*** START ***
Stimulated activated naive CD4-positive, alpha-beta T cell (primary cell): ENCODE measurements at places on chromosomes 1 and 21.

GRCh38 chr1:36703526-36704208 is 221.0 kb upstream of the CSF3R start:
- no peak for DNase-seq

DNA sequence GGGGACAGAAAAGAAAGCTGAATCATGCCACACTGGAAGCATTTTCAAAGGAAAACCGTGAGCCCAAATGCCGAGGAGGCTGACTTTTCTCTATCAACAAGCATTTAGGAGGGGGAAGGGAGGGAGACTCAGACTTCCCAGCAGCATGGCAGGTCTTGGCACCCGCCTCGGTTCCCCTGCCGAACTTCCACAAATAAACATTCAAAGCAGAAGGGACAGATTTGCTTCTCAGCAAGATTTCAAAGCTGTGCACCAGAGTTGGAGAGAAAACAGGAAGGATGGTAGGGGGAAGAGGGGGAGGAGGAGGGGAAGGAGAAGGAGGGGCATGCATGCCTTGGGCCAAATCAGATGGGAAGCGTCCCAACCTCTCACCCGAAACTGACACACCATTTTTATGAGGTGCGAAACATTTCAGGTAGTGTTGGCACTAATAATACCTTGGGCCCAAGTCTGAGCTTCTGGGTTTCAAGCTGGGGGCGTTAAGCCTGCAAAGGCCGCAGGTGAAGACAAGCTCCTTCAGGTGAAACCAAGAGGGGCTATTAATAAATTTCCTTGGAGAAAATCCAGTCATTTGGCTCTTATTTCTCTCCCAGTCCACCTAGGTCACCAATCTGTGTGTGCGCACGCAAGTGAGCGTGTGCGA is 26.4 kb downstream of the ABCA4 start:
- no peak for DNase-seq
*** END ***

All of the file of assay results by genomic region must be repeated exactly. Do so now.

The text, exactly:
Stimulated activated naive CD4-positive, alpha-beta T cell (primary cell): ENCODE measurements at places on chromosomes 1 and 21.

GRCh38 chr1:36703526-36704208 is 221.0 kb upstream of the CSF3R start:
- no peak for DNase-seq

DNA sequence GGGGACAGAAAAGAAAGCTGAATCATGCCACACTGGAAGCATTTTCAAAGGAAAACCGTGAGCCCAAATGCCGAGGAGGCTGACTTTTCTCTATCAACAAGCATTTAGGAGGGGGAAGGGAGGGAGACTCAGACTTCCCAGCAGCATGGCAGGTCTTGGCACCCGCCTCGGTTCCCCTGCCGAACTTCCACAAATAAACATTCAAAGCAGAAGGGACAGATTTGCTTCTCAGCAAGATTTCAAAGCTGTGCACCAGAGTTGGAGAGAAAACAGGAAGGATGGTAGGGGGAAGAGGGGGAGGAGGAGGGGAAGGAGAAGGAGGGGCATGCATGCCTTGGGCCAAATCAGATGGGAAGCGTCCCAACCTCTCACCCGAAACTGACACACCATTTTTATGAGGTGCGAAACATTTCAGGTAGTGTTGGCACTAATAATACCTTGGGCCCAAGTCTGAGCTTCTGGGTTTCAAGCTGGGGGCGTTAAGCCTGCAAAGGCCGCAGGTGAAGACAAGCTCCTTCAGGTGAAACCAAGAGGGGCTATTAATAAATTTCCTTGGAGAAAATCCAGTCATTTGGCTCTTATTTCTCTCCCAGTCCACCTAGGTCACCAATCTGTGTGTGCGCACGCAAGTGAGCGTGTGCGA is 26.4 kb downstream of the ABCA4 start:
- no peak for DNase-seq